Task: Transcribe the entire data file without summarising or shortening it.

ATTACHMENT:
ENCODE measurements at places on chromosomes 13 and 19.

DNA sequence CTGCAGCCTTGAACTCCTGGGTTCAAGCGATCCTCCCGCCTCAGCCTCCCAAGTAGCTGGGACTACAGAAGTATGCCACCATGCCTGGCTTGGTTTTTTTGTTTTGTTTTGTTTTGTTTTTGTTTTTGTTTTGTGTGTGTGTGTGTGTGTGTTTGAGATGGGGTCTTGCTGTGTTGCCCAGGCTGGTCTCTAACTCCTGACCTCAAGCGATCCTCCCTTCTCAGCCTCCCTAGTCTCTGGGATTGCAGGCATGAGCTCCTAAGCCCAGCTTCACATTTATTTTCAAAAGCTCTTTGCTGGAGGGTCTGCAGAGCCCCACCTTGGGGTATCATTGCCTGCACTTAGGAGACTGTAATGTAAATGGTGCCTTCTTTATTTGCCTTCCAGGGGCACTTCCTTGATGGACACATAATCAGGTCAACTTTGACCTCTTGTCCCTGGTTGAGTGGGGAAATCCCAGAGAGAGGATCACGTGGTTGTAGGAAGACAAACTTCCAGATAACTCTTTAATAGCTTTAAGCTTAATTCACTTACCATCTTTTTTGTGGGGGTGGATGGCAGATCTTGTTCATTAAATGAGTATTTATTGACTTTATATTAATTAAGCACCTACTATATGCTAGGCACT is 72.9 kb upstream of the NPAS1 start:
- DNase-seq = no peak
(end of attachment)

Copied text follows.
ENCODE measurements at places on chromosomes 13 and 19.

DNA sequence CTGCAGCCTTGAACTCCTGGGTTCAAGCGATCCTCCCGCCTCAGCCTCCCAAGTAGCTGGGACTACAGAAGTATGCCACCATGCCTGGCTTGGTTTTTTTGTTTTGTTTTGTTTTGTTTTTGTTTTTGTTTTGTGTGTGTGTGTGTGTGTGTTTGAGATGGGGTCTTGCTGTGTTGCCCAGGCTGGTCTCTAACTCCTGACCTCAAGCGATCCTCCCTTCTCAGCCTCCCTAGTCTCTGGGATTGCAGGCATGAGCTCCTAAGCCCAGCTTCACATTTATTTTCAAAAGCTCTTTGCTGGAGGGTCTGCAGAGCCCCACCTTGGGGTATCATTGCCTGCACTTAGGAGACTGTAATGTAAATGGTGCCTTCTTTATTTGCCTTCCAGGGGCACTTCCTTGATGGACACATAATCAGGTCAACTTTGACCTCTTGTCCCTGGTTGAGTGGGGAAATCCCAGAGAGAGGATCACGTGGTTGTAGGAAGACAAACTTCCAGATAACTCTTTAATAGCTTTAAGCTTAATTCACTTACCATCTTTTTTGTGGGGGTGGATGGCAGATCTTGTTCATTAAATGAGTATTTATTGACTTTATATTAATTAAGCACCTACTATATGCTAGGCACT is 72.9 kb upstream of the NPAS1 start:
- DNase-seq = no peak